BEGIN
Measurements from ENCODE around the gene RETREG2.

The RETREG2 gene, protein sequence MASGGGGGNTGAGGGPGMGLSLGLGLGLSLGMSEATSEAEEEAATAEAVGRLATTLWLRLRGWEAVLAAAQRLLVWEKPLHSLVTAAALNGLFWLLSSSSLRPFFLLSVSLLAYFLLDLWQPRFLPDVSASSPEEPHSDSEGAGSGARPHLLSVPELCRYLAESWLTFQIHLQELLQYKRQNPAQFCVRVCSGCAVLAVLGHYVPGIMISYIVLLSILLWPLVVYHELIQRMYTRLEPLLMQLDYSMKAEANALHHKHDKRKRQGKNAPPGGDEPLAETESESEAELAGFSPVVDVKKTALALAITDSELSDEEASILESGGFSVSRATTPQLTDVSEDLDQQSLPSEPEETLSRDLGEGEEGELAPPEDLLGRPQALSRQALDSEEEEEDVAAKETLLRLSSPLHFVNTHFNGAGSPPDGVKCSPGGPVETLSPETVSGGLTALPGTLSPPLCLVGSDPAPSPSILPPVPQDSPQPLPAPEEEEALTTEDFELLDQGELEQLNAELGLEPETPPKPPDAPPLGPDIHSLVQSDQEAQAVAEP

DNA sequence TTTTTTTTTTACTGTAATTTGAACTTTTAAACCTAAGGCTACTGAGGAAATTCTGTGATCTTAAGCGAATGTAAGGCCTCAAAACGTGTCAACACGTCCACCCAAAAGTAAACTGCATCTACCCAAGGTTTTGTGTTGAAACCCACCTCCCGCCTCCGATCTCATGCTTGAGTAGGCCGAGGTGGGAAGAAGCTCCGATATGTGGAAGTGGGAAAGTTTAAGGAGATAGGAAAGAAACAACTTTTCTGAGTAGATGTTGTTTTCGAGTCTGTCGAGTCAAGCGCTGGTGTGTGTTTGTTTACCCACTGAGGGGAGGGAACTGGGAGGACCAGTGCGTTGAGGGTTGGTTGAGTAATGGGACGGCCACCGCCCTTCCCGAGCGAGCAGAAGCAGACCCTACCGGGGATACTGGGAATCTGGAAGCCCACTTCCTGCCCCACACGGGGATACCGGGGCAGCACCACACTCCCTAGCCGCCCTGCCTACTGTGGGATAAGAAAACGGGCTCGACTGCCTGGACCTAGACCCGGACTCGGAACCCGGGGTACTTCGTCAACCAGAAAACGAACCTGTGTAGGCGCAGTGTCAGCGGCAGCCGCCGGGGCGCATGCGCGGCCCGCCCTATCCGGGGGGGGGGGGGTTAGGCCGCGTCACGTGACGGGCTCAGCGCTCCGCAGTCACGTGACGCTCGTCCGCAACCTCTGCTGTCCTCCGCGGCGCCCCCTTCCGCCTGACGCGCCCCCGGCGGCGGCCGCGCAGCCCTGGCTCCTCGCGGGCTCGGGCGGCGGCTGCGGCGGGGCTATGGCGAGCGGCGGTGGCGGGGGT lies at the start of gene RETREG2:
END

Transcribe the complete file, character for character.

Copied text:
Measurements from ENCODE around the gene RETREG2.

The RETREG2 gene, protein sequence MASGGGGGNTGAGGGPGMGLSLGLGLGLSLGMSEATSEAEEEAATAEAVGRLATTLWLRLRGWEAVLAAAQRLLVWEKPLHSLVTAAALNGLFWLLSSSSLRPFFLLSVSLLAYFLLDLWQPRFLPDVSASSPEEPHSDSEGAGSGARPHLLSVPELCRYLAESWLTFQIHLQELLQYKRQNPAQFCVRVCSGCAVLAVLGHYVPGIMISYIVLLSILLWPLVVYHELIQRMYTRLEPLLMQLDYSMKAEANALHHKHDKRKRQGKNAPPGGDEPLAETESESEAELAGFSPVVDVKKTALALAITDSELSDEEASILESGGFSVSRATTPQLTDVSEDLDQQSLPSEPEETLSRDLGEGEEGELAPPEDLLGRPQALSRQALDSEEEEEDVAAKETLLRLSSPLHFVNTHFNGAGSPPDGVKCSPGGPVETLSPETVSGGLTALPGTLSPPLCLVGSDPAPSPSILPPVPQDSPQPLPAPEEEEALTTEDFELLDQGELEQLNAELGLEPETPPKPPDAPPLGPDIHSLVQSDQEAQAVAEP

DNA sequence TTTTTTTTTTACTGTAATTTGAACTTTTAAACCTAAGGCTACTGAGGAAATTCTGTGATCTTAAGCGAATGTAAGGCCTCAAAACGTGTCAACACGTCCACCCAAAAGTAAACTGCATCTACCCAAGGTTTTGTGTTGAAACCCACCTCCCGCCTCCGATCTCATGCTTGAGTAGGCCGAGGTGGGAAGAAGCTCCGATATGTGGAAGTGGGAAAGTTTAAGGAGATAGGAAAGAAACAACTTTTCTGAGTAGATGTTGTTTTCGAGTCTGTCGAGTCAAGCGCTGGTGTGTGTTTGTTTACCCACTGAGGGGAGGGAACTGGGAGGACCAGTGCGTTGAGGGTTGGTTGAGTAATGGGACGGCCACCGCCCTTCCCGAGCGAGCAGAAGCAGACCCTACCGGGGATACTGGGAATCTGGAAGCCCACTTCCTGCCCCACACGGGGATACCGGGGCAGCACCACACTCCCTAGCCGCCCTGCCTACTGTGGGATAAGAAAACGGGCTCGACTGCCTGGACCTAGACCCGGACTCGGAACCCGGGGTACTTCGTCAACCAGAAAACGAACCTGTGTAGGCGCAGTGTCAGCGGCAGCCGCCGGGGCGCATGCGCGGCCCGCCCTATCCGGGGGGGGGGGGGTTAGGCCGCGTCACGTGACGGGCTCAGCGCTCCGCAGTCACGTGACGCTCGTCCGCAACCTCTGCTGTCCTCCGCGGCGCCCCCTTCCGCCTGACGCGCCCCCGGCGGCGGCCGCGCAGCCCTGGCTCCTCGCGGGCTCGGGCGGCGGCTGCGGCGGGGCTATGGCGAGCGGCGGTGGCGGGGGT lies at the start of gene RETREG2: